I was very disappointed to hear that Amazon.com’s print on demand subsidiary BookSurge has been suggesting to publishers that if they use a competing print on demand supplier, their books will no longer be offered for sale by Amazon.com.
A publisher’s choice of printing technology or supplier is a private internal decision. If this policy were to take effect, it would constitute shameful [anti-competitive behavior](http://en.wikipedia.org/wiki/Tying_(commerce)) of [dubious legality](http://en.wikipedia.org/wiki/Tying_(commerce)#Tying_in_United_States_Law). It’s as if Wal-Mart refused to stock a product unless the vendor used only a certain Wal-Mart subsidiary for outsourced customer service.
The story was broken by Angela Hoy at Writer’s Weekly:
“He stated several times that books not converted to BookSurge’s system would be ‘taken down.’…Mr. Clifford finally admitted that books not converted to BookSurge would have the ‘buy’ button turned off on Amazon.com, just as we’d heard from several other POD publishers who had similar conversations with Amazon/BookSurge representatives…Another comment Mr. Clifford made was that their eventual desire is to have no books from other POD publishers available on Amazon.com.” More…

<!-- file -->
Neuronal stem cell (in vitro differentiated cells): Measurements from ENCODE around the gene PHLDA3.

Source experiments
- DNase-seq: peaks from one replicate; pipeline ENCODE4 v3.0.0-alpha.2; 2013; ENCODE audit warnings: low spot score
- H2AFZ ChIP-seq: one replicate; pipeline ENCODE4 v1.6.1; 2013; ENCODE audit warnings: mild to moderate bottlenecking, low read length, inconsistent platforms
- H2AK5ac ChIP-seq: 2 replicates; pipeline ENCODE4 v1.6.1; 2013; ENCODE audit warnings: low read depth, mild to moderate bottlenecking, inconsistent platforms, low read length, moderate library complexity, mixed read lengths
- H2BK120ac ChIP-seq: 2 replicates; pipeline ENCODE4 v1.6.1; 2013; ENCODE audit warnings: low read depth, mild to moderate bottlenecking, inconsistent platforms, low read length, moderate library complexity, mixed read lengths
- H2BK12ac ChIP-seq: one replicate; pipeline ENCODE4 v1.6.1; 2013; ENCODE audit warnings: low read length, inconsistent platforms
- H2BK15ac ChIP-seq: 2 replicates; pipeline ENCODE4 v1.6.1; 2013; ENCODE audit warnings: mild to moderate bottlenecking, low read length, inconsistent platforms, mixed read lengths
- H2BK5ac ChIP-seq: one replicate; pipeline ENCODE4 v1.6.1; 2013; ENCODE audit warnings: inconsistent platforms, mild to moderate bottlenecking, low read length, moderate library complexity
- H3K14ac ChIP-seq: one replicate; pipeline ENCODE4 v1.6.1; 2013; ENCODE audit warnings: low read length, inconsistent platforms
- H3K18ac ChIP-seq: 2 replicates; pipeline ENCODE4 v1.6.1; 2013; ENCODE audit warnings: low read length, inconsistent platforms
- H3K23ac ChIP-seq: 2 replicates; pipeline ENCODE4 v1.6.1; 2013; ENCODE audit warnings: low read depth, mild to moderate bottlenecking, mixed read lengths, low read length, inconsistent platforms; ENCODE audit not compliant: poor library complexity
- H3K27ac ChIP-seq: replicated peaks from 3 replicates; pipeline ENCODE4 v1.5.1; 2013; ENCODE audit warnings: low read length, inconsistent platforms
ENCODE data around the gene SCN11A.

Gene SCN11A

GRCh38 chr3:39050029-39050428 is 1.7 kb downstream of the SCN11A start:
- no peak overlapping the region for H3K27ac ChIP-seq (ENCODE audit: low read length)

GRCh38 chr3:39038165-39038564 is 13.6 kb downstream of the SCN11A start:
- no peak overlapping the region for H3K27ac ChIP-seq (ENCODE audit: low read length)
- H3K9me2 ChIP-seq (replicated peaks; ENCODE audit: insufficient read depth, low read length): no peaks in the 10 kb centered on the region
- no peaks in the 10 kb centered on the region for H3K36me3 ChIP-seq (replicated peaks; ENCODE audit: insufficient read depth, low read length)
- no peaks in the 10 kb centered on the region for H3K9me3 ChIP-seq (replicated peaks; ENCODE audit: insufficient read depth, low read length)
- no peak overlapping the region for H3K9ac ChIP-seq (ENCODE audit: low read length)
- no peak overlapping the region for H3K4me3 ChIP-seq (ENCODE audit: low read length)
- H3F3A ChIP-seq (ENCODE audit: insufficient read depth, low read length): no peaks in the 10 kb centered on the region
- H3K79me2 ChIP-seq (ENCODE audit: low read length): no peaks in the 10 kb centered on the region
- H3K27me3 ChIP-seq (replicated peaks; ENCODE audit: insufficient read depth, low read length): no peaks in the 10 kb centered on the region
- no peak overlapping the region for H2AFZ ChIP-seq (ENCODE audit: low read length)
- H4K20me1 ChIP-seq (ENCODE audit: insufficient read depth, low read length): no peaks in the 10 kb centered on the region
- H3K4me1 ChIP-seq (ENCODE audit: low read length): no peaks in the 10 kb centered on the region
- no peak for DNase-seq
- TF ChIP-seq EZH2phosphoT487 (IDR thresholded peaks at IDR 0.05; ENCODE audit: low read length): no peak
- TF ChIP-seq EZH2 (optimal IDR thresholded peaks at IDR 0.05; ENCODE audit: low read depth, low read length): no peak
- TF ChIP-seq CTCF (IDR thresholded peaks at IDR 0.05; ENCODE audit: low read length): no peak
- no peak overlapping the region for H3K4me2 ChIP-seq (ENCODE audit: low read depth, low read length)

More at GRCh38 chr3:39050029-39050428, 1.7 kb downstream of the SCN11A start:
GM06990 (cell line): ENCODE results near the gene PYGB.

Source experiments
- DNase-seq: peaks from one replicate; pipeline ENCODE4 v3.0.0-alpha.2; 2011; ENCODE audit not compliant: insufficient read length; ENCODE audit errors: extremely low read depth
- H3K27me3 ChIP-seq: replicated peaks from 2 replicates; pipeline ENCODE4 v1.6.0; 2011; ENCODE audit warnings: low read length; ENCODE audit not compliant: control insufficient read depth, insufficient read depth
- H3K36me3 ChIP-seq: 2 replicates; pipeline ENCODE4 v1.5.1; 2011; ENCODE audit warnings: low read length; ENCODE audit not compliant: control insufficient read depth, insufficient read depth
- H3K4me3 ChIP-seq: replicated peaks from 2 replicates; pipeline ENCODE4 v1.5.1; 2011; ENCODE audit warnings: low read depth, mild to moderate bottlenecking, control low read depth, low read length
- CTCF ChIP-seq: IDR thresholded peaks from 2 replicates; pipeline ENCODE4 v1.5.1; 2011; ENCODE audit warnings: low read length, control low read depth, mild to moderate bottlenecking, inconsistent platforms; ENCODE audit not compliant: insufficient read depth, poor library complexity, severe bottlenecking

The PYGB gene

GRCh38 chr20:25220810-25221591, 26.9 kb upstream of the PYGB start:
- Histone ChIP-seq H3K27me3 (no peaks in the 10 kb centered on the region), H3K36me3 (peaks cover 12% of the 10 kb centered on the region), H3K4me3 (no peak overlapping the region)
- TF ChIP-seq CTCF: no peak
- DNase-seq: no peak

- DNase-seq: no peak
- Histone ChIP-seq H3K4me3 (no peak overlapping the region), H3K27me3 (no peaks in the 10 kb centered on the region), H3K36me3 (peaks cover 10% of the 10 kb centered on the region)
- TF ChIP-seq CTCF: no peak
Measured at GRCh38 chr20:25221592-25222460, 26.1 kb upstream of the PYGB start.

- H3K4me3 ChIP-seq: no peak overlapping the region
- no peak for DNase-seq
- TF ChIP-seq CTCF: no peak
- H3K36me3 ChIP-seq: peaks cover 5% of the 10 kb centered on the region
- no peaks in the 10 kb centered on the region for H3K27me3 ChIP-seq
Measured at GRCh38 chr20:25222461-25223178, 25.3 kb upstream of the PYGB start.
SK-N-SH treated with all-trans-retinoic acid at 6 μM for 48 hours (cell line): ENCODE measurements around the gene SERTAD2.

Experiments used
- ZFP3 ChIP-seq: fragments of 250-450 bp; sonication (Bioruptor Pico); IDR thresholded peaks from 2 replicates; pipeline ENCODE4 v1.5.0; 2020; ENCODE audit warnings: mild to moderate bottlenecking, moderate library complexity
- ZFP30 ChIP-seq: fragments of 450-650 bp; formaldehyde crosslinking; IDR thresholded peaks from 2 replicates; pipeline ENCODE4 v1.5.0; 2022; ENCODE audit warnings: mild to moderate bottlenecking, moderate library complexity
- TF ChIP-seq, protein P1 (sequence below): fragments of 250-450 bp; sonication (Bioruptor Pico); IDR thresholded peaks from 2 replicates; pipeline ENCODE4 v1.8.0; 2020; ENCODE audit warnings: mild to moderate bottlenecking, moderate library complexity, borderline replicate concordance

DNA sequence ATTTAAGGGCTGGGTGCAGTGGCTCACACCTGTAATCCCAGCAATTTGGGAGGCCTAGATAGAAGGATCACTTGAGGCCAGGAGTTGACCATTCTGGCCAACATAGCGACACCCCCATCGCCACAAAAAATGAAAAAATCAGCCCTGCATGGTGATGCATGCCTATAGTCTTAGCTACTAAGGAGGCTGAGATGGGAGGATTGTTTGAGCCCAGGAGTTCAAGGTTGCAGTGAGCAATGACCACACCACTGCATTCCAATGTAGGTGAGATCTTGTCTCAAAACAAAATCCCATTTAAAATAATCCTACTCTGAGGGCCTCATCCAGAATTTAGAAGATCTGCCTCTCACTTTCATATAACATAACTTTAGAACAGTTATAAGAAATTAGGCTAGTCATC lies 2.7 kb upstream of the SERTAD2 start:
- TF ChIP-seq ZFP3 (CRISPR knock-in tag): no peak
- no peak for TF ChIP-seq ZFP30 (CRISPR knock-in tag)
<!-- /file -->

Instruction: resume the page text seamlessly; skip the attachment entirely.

“Over the last year, BookSurge has been trying to cut into the market share of pod leader Lightning Source and is using the selling clout of Amazon to generate more business. ‘I feel like the flea between two giant elephants,’ said the head of one pod publisher about the upcoming battle between Lightning Source and BookSurge/Amazon. He said although the deal with BookSurge will be more expensive, he has no choice but to make the move since most of his authors expect their titles to be for sale on Amazon. He added that his company will also continue to use Lightning Source for printing as well. Amazon’s BookSurge mandate extends to traditional publishers as well as to online pod houses.”